- DA leader Mmusi Maimane implicated President Cyril Ramaphosa's son in an alleged corrupt payment from BOSASA
- However, Andile has since denied the allegations that he received R500k from the corruption-accused facilities firm
- President Ramaphosa also responded to allegations, adding he would personally hand him over to the cops if he was corrupt
On Tuesday, DA leader Mmusi Maimane made damning allegations against President Cyril Ramaphosa's son, Andile.
According to Maimane, Andile received half a million rand from the corruption-accused facilities firm Bosasa.
Dispatch LIVE reported the DA leader used the Q&A to confront Ramaphosa with papers which showed money being moved from Bosasa to a trust account allegedly for Andile's benefit.
"Now Mr President‚ here‚ I hold a proof of payment that was transferred to say‚ half a million rand needs to be transferred to a trust account called ‘EFG2’ on October 18 last year," he told Ramaphosa.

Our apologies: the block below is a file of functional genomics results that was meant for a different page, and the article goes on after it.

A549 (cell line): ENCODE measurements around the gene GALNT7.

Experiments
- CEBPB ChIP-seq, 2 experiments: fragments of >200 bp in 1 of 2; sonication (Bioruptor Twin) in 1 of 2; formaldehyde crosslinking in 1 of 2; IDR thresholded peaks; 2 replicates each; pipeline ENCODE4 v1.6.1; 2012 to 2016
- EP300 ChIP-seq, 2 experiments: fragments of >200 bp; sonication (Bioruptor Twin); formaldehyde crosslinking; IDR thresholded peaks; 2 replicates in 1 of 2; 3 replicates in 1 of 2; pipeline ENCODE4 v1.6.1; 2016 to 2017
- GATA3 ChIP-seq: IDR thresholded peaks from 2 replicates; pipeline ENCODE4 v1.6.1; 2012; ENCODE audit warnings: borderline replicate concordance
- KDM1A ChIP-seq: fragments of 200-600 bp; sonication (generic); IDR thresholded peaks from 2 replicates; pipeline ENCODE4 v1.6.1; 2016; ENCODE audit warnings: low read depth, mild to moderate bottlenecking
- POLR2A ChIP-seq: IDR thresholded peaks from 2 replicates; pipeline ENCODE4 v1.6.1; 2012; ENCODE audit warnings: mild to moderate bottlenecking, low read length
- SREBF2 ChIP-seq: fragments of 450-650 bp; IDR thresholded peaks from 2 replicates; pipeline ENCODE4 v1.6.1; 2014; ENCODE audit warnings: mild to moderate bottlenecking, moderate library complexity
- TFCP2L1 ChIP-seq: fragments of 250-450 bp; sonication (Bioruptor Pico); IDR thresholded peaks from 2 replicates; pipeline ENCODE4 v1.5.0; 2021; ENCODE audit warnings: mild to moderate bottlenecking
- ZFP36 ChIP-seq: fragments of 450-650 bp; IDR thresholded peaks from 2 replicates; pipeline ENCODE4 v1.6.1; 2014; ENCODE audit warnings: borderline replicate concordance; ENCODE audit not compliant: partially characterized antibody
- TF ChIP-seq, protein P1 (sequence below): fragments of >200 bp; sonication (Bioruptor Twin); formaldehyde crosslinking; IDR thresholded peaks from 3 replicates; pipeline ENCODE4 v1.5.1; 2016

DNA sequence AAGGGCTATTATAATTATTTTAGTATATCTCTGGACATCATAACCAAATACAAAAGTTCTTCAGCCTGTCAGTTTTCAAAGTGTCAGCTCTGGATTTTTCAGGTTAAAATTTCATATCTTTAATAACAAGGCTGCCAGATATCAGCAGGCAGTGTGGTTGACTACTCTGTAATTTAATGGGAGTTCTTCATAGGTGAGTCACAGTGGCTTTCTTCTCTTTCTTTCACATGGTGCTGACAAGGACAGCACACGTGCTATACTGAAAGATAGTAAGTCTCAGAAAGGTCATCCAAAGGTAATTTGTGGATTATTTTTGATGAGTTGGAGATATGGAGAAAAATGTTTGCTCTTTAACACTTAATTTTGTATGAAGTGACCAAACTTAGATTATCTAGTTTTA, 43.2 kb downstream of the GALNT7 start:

Maimane added that the money was for Ramaphosa's son and an affidavit Peet Venter signed stated he was instructed by Bosasa's head to pay R500k into the trust benefiting Andile.
The DA leader urged Ramaphosa to shed some light on the matter, adding family members could not be benefiting from corruption.
Staying true to his anti-corruption policies, Ramaphosa added if his son was guilty of any illegal act, he would personally hand him over to the cops.
“This matter was brought to my attention and I asked my son [about it] … he runs a financial consultancy business and consults for a number of companies, and one of them is Bosasa…. I asked him at close range whether this money was … obtained illegally and he says this was for a service provided, and to this end he showed me a contract, which was signed with Bosasa,” Ramaphosa said.
He added his son's business was run legally but if he was part of any corruption, he would make sure Andile was held accountable, Briefly.co.za gathered.
Andile has since responded to the accusations, rubbishing claims that he received R500k from Bosasa.
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